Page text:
For months now, I have been reading your editorials about how there are more RVs than places to stay with them. In the eight years I’ve crisscrossed the United States and many Canadian Provinces, rarely did I have issues finding a place to stay, until two years ago.
Much of that was due to our overall length with a 34′ motorhome and a 24′ trailer and my reluctance to unhook the trailer for fear of it being stolen or burglarized.
Now, as of last April, we are full-timers with a 43′ diesel pusher and the same 24′ trailer, but much of our worldly possessions are in that trailer. At 70′ long, we are finding it increasingly difficult to quickly find a suitable RV park. We don’t mind driving our van (fits in the trailer) an hour or so to get to a popular attraction that we could not possibly get closer to, but this week’s efforts are simply mind bogglingly difficult.
We want to travel from our home base in Florida to Yosemite National Park this summer and despite days of research, we can not find any place to stay that is less than an hour-and-a-half to two hours away. Our length isn’t even an issue as, at this point, I’m willing to throw in the towel and unhook.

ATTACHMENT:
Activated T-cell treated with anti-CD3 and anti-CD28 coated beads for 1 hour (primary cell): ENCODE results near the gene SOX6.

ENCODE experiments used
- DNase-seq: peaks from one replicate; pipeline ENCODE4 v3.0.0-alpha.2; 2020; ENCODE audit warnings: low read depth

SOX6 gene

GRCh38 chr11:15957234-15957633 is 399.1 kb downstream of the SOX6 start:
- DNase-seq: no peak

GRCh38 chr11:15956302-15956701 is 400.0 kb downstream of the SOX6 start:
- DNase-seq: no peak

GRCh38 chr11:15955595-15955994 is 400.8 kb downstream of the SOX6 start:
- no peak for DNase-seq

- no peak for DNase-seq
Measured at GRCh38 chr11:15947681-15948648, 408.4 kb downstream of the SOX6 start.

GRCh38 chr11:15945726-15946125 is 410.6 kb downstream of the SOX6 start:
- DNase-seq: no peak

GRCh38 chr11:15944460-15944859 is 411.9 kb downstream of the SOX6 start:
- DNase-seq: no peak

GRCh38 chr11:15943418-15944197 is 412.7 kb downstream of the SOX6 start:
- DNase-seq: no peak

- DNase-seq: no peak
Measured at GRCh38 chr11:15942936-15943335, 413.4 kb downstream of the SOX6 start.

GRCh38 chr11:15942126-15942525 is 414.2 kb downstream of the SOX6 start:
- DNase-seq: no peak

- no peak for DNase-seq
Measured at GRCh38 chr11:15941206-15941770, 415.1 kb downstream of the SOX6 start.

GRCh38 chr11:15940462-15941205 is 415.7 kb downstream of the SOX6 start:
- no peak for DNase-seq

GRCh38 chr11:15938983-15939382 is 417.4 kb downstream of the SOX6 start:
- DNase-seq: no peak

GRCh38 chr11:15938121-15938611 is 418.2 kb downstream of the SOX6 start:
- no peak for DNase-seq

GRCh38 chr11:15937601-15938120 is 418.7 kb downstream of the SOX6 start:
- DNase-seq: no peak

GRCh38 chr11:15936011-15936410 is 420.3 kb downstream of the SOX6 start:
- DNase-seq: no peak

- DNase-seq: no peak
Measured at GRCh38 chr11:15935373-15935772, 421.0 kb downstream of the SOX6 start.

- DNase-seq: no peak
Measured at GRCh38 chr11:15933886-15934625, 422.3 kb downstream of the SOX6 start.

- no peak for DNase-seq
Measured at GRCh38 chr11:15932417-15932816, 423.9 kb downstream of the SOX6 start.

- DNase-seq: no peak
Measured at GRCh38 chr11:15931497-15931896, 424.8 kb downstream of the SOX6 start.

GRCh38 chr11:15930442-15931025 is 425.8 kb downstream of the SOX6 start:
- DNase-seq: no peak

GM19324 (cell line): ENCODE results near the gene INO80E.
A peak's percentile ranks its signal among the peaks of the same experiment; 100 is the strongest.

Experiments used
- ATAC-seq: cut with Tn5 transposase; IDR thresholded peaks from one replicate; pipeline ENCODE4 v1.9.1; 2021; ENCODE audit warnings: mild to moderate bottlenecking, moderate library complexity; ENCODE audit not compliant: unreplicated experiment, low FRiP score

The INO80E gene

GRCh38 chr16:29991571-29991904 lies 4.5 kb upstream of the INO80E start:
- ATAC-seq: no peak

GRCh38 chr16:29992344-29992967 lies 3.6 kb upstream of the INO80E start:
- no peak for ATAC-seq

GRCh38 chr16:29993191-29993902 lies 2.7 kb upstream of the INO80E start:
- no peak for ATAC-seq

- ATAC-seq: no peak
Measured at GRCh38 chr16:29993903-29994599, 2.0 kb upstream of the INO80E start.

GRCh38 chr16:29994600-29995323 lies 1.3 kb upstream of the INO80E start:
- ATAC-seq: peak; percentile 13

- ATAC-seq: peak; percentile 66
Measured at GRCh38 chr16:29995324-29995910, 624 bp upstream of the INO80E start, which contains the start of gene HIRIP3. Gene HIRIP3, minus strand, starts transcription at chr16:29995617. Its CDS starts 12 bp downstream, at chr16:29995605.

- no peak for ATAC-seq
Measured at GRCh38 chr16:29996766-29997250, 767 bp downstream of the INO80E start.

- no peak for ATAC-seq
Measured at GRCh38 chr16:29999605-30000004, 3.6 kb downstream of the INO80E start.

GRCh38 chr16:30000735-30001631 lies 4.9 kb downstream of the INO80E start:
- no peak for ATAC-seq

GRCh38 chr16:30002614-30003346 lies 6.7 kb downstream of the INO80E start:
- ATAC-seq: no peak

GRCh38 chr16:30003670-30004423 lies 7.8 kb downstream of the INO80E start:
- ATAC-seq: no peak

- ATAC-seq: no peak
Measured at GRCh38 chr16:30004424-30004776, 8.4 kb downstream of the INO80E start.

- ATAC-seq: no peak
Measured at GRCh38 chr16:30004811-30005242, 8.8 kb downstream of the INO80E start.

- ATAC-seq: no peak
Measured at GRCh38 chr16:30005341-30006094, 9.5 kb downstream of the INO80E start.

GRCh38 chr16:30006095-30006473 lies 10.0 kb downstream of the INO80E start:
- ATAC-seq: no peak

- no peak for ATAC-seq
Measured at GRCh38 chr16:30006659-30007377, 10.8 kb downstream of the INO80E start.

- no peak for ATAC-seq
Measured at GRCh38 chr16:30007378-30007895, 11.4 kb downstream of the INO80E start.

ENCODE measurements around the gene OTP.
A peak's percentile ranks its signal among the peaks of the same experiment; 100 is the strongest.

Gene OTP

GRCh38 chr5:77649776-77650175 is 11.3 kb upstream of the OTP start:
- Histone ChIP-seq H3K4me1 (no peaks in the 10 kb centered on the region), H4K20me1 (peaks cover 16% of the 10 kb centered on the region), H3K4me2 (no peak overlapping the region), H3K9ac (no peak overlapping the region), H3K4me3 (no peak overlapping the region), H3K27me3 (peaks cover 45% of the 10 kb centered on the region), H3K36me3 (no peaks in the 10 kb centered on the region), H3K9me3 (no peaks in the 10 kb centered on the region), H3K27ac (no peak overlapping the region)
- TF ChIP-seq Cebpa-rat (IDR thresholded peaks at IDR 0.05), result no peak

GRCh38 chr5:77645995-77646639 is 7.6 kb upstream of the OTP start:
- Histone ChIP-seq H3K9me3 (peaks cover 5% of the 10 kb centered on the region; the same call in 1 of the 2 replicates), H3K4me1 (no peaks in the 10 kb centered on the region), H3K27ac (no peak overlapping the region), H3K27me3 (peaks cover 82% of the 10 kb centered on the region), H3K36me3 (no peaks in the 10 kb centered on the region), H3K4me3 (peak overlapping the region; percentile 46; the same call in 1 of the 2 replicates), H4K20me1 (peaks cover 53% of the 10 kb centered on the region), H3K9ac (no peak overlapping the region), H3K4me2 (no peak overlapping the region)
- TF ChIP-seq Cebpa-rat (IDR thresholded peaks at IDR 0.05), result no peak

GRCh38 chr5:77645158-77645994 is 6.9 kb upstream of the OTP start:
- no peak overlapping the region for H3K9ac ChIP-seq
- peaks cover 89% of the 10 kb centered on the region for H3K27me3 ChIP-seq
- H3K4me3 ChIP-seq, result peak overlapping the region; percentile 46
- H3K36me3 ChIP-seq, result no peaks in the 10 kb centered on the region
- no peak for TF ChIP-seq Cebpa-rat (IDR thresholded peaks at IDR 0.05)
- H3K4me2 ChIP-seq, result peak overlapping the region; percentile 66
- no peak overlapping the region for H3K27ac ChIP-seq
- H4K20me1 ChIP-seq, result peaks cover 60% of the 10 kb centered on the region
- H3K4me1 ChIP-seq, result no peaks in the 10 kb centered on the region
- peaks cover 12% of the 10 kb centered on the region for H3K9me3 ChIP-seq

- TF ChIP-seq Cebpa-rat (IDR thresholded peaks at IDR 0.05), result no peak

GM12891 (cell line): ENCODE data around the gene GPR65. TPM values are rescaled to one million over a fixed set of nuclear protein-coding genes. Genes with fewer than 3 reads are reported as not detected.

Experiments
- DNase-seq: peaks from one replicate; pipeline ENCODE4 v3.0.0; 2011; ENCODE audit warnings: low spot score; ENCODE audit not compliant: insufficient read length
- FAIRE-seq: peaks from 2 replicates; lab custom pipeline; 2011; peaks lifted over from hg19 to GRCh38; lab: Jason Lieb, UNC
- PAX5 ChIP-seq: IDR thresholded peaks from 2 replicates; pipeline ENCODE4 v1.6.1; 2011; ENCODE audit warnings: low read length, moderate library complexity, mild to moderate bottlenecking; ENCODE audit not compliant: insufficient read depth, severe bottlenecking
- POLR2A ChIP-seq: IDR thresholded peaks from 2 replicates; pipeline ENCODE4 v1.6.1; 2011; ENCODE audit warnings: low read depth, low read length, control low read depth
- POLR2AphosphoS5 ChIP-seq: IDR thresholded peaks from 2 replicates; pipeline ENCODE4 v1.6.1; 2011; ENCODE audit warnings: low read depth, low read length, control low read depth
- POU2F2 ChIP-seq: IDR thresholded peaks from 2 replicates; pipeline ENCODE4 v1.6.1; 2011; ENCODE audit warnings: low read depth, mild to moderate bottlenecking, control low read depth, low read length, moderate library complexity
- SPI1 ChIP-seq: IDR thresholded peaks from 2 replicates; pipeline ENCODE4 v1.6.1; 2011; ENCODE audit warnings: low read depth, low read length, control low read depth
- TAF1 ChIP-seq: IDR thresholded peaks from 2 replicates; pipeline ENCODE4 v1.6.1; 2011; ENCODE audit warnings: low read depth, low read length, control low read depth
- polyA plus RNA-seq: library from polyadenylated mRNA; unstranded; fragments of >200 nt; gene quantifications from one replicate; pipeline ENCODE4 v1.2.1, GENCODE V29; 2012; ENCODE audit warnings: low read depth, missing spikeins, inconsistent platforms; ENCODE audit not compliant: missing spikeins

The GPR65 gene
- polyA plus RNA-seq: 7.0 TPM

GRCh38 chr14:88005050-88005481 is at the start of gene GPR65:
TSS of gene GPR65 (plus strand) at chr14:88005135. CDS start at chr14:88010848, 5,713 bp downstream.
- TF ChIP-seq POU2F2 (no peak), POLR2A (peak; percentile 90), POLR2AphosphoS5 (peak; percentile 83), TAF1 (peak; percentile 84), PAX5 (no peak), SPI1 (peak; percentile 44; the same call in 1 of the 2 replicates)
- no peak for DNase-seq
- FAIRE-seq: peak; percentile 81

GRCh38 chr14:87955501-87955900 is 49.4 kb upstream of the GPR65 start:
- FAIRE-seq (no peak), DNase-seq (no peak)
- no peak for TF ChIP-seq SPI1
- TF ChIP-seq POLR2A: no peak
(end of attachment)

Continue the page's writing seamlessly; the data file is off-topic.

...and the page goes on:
Anything inside the park itself is simply not possible unless you’re a tenter or own a 24-foot motor home or trailer and willing to do without pretty much any hookups. I understand that. The National Parks system was never designed for today’s RVs.
What I simply can not understand is that not one park or “Resort” that we have looked at had anything better than average review, with most obtaining a dismal to horrible rating. Small, antiquated parks with moldy bathrooms, malfunctioning electrical pedestals (with 30A being the norm), impossibly uneven sites, rude or even hostile employees and generally in a state of disrepair. Yet, despite the maladies, most are booked since there is, essentially, no place left to go.
What I’m getting at here is that in addition to the lack of available spaces for traveling RVers, there seems to be very few and far between campgrounds that are actually decent. I was wondering how the RV park industry was going to rectify this abysmal situation. Frankly, I’m flabbergasted at what I’ve seen.
I’m not giving up on a trip to Yosemite yet. But considering it is one of the world’s most popular tourist areas, the lack of quality parks leaves me confused and dismayed. —Rick R.
ANOTHER LETTER ABOUT CROWDED PARKS
“We have an orphan 2010 Carriage Cameo that is in great condition even after all the extended and full time travel we’ve done. We got so frustrated with finding decent campsites the last couple years due to the explosion of RVing that we bought a house again and will keep the 5th wheel in storage until we get the urge to travel again. We plan to keep our comfortable, well-built rig until it falls apart rather than purchase a new piece of junk.”